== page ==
No matter how old two spouses are or how long they have been married, either one may have thoughts about ending the marriage. Michigan residents may know the concept as “graying of divorce” when couples who are over the age of 50 decide to call it quits on their marriage. The divorce rate in this particular demographic has increased more than two-fold since 1990.
When parents divorce, the focus is often on the children and how the marital separation will affect them. But when grandparents divorce, the concern may shift to grandchildren, especially if there is a tight-knit relationship.
Grandparents may not want their decision to divorce to create a jaded view of love and marriage in the minds of their grandkids. Luckily, there are ways to avoid such a negative association.
Unlike with parents, grandkids usually do not live in the same house as their grandparents. Therefore, they do not witness the daily arguments and stress. For this reason, the divorce announcement may be more of a shock than an expected event. Grandparents should be prepared to explain their decision.
Grandparents may be tempted to ask their own children to pick sides. But this will only hurt all of the relationships involved, including those with grandchildren. And it is never helpful to ask a child to prevent grandkid visits with the other spouse. It is critical to maintain family events as much as possible and have both grandparents present.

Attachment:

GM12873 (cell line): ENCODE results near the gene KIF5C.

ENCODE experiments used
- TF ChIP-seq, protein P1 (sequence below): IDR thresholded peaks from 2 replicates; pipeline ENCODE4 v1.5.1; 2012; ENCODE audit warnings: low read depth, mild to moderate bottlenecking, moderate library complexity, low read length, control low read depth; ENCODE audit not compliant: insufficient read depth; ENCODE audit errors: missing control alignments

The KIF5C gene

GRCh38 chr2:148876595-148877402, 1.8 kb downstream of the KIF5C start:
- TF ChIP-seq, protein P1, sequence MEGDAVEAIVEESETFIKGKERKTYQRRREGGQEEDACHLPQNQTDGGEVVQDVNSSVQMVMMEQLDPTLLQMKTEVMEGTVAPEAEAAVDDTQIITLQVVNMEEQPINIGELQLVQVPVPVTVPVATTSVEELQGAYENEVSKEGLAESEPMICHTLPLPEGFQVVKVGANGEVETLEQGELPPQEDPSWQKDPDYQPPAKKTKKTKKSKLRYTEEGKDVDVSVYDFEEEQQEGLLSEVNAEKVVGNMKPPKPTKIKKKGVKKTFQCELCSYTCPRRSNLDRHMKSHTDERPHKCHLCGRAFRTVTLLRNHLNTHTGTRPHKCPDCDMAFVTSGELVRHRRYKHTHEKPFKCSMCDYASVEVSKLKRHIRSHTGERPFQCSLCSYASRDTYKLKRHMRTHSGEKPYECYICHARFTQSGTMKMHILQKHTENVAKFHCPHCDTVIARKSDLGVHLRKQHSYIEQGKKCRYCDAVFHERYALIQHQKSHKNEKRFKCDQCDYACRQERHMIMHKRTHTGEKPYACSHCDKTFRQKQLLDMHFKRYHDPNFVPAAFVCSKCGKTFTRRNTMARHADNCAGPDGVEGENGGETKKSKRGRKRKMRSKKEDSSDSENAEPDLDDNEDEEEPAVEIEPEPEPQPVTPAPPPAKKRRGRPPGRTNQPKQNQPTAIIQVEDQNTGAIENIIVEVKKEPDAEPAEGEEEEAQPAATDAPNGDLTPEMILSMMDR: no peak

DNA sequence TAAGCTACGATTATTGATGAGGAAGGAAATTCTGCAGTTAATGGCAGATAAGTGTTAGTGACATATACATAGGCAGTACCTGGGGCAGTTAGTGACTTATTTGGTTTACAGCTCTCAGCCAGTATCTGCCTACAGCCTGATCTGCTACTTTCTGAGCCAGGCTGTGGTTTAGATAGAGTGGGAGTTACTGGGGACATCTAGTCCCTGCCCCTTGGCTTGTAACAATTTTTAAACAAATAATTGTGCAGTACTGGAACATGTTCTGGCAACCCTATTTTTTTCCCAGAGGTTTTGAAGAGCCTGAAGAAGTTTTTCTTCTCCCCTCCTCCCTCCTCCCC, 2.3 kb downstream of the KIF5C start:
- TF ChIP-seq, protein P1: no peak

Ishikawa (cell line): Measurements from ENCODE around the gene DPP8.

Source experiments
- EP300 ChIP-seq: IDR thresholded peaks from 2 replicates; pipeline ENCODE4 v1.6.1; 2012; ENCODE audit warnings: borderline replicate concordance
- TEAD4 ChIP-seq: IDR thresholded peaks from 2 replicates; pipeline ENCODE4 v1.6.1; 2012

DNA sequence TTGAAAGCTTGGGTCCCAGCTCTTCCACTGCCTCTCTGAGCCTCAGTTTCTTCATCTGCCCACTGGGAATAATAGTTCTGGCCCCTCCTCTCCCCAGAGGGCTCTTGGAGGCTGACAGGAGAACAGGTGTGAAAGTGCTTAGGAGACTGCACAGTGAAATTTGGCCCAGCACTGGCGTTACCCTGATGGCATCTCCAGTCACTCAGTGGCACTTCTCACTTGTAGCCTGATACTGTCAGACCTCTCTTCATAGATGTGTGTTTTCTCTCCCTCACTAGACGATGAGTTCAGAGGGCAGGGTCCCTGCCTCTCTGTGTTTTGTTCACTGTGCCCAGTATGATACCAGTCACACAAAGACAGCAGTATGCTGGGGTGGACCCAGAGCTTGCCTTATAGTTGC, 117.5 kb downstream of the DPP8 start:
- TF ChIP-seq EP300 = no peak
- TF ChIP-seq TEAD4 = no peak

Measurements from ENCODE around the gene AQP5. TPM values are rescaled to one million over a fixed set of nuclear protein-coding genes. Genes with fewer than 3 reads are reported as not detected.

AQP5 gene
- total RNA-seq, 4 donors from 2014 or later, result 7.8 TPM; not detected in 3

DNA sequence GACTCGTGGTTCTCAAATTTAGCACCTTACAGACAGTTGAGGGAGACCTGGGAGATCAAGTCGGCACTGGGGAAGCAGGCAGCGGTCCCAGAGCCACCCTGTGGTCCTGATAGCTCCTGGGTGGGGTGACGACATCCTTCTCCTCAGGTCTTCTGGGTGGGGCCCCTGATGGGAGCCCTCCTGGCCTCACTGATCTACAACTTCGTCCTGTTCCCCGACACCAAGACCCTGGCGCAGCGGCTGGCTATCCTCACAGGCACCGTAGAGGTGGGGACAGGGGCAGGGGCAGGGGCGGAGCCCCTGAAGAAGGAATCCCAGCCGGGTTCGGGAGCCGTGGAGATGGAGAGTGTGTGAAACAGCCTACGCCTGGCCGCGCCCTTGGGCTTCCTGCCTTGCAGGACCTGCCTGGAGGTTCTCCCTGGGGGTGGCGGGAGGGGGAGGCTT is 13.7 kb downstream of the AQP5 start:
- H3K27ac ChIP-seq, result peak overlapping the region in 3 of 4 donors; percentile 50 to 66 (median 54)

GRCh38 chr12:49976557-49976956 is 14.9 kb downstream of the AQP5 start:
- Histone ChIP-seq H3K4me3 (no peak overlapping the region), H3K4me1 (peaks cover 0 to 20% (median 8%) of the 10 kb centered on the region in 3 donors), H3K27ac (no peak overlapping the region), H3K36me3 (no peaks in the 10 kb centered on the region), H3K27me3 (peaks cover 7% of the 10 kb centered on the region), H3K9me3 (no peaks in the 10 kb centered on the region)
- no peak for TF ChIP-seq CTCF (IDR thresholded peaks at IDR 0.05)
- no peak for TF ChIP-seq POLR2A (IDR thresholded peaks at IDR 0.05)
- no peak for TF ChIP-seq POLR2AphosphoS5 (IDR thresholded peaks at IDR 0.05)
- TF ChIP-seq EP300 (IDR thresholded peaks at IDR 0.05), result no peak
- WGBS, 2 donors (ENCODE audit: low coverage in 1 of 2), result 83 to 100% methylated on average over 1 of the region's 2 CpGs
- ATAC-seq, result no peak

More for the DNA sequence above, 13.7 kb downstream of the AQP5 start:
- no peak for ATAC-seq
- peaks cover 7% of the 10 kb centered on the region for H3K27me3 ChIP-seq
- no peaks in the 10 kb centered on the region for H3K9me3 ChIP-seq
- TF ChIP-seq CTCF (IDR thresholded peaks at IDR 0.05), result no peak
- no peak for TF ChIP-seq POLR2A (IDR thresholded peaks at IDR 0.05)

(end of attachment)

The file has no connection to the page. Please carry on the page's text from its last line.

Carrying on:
Young children often are most concerned with how the divorce will impact their lives and their routines. It is helpful to explain what will change with the divorce and what will remain the same. If grandparents plan to stay involved in the lives of their grandkids, then they must make this point very clear.
Grandparents can still be a role model for their grandchildren and a wonderful source of love and family. This can be best accomplished if the divorce proceeds as smoothly as possible. A family law attorney can be an excellent resource for Michigan couples, both old and young, during a divorce situation and provide counsel on issues that arise after lengthy marriages. The family dynamic does not have to suffer simply because grandparents choose to go their separate ways.
Source: Huffington Post, “When Grandparents Divorce,” Marie Hartwell-Walker, Mar. 3, 2014